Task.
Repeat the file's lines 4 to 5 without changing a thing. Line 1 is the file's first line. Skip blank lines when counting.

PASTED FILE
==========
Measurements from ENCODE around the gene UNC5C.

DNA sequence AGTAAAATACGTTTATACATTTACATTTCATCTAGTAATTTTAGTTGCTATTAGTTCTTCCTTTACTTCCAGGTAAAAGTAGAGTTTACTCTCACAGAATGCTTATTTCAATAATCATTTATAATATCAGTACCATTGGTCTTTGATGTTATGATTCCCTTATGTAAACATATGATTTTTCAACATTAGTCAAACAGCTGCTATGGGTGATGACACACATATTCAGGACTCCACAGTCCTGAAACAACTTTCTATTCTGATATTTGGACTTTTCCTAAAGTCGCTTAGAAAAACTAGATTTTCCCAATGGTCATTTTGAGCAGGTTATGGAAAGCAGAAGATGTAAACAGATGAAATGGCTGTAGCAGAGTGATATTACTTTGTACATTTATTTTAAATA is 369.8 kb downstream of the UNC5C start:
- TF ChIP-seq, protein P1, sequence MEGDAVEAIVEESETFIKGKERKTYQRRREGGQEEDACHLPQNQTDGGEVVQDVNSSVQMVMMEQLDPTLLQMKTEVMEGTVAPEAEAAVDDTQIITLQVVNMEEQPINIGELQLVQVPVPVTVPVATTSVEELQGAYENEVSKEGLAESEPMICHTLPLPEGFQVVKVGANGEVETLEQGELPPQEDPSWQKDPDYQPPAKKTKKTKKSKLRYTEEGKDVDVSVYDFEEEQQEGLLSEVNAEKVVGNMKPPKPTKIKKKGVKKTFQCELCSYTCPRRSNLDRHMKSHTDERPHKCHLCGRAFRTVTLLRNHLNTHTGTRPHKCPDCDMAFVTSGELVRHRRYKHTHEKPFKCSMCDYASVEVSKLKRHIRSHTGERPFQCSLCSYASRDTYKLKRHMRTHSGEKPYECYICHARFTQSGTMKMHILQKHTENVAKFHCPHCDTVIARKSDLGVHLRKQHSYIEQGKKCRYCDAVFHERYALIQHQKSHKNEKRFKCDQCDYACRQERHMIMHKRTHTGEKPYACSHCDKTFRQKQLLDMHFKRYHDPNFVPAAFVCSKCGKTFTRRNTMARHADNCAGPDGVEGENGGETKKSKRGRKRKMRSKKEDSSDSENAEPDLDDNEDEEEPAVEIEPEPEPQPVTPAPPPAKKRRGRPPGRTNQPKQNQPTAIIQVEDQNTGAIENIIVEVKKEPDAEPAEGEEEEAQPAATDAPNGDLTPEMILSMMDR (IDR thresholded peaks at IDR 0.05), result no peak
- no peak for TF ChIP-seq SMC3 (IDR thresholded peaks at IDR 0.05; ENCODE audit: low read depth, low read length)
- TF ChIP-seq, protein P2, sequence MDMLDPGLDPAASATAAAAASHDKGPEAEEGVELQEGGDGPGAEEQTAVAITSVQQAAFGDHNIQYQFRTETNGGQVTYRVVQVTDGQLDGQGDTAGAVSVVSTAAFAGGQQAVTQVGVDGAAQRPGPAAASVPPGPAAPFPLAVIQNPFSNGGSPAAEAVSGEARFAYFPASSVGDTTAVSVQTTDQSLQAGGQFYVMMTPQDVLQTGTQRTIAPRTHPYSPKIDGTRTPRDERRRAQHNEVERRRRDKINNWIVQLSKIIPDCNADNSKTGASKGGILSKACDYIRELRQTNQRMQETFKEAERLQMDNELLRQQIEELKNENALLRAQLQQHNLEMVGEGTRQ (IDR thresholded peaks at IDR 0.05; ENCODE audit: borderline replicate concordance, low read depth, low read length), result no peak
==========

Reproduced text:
- no peak for TF ChIP-seq SMC3 (IDR thresholded peaks at IDR 0.05; ENCODE audit: low read depth, low read length)
- TF ChIP-seq, protein P2, sequence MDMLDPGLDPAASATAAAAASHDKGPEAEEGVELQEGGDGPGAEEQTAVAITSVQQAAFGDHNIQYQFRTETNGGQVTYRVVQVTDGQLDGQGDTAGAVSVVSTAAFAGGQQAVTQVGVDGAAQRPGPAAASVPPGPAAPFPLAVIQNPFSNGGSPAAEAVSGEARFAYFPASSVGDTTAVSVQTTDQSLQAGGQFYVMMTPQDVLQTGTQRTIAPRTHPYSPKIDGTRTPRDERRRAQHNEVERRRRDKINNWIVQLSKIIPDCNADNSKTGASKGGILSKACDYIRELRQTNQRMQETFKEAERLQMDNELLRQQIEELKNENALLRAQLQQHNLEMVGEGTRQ (IDR thresholded peaks at IDR 0.05; ENCODE audit: borderline replicate concordance, low read depth, low read length), result no peak